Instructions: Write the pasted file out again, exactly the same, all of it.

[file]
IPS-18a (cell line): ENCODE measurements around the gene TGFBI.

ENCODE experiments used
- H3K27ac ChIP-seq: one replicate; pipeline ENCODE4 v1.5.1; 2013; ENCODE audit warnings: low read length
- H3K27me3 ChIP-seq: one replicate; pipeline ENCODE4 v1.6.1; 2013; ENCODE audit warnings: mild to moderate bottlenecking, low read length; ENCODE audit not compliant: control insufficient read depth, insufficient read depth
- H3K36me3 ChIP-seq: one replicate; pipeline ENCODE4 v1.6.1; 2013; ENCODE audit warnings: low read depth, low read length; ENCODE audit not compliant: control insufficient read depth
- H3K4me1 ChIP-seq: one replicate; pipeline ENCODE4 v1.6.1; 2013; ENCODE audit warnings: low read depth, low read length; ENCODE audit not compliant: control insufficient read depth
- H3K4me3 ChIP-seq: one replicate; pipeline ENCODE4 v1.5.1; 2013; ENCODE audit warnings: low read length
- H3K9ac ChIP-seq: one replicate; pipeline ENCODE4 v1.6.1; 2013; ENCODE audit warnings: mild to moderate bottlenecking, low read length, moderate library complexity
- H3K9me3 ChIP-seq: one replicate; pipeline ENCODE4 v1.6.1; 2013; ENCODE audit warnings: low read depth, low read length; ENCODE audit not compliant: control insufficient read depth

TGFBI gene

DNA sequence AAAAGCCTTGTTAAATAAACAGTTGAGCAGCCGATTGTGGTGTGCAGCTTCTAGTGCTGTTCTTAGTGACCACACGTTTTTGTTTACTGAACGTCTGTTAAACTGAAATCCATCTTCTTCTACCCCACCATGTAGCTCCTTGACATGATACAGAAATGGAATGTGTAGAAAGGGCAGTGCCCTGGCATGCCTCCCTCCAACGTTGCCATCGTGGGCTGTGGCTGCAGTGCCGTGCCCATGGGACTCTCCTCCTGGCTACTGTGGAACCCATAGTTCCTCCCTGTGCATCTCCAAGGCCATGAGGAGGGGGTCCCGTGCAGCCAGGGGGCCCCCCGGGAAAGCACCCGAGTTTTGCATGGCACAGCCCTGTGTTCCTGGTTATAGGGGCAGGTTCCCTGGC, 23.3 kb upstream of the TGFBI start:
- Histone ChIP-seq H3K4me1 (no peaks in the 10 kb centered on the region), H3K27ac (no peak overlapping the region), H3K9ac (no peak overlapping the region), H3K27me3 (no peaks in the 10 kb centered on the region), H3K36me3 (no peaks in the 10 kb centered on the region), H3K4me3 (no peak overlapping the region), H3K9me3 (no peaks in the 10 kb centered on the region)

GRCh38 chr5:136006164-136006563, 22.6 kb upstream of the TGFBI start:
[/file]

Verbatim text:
IPS-18a (cell line): ENCODE measurements around the gene TGFBI.

ENCODE experiments used
- H3K27ac ChIP-seq: one replicate; pipeline ENCODE4 v1.5.1; 2013; ENCODE audit warnings: low read length
- H3K27me3 ChIP-seq: one replicate; pipeline ENCODE4 v1.6.1; 2013; ENCODE audit warnings: mild to moderate bottlenecking, low read length; ENCODE audit not compliant: control insufficient read depth, insufficient read depth
- H3K36me3 ChIP-seq: one replicate; pipeline ENCODE4 v1.6.1; 2013; ENCODE audit warnings: low read depth, low read length; ENCODE audit not compliant: control insufficient read depth
- H3K4me1 ChIP-seq: one replicate; pipeline ENCODE4 v1.6.1; 2013; ENCODE audit warnings: low read depth, low read length; ENCODE audit not compliant: control insufficient read depth
- H3K4me3 ChIP-seq: one replicate; pipeline ENCODE4 v1.5.1; 2013; ENCODE audit warnings: low read length
- H3K9ac ChIP-seq: one replicate; pipeline ENCODE4 v1.6.1; 2013; ENCODE audit warnings: mild to moderate bottlenecking, low read length, moderate library complexity
- H3K9me3 ChIP-seq: one replicate; pipeline ENCODE4 v1.6.1; 2013; ENCODE audit warnings: low read depth, low read length; ENCODE audit not compliant: control insufficient read depth

TGFBI gene

DNA sequence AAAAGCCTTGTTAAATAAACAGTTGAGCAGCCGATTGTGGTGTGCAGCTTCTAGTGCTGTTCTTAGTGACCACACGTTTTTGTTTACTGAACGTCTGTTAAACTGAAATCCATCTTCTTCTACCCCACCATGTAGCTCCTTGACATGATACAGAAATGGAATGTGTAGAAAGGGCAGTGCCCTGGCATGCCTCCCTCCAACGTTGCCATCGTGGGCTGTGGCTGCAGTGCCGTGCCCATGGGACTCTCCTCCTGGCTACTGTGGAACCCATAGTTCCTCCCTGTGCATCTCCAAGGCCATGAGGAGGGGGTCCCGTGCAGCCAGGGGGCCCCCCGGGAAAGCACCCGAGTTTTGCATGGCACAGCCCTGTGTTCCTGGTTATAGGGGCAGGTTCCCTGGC, 23.3 kb upstream of the TGFBI start:
- Histone ChIP-seq H3K4me1 (no peaks in the 10 kb centered on the region), H3K27ac (no peak overlapping the region), H3K9ac (no peak overlapping the region), H3K27me3 (no peaks in the 10 kb centered on the region), H3K36me3 (no peaks in the 10 kb centered on the region), H3K4me3 (no peak overlapping the region), H3K9me3 (no peaks in the 10 kb centered on the region)

GRCh38 chr5:136006164-136006563, 22.6 kb upstream of the TGFBI start: